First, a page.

Over the past two decades, the proportion of Venezuela’s GDP that comes from oil exports has increased. The FT noted that the policies of the PSUV have “made the Maduro government dependent on the oil trade with the US for its economic survival.” The article cites investment banker Russ Dallen who said, tongue-in-cheek, that “people may be surprised to learn that the US has been financing the Maduro administration.”

This is not the product of mistakes or poor economic planning: the Chavez-Maduro government increased Venezuela’s economic subservience to American oil corporations because it was the path of least resistance to enriching the sections of the Venezuelan ruling class on whose behalf the PSUV speaks.

The Pink Tide period is a major political experience of the past quarter-century. A network of governments, proclaiming themselves “socialist” and “left-wing,” rose to power with populist pledges to improve conditions for the broad masses of people, yet today, the region remains the most unequal part of the world, and poverty is the dominant factor of life for most of Latin America’s 500 million people.

The host of pseudo-left parties that hailed the Pink Tide period as “twenty-first century socialism” are divided. Some, like Venezuela’s Marea Socialista, have abandoned their past support for chavismo and now call for support for the right-wing protests. Others, like Jacobin magazine in the US, still defend the Maduro government, taking the position that “the construction of a real socialist alternative” can “emerge alongside the Maduro government.”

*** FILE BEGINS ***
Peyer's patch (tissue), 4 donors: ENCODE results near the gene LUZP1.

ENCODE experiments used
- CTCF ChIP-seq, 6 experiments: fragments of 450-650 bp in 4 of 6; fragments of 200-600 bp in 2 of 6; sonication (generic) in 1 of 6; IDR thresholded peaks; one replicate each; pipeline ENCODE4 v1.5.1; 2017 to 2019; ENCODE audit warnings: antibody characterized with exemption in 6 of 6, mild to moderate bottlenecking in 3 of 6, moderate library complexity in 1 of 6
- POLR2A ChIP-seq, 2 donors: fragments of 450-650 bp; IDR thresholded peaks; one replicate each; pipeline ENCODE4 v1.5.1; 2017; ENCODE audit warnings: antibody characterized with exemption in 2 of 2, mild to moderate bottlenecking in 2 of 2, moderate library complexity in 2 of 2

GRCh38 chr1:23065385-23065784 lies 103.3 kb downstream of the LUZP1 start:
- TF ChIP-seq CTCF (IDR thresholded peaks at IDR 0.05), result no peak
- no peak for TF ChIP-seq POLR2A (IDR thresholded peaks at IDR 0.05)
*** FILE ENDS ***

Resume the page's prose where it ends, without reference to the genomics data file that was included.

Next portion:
The continued poverty and inequality that dominate Latin America are bound up with the political disarming of the Latin American working class by different threads of petty-bourgeois radicalism.

A central role was played by the Pabloite tendency that emerged within the Fourth International based on the rejection of the revolutionary role of the working class. It sought to liquidate the Trotskyist movement into Stalinism, Peronism and other bourgeois nationalist tendencies, while working to divert an entire generation of radicalized youth and workers into the bloody dead-end of Guevarist guerrillaism.

Those who are serious about the development of a revolutionary socialist movement in Latin America must familiarize themselves with the International Committee of the Fourth International’s struggle against Pabloism. An extensive record of this history can be found in How the WRP Betrayed Trotskyism and The Heritage We Defend.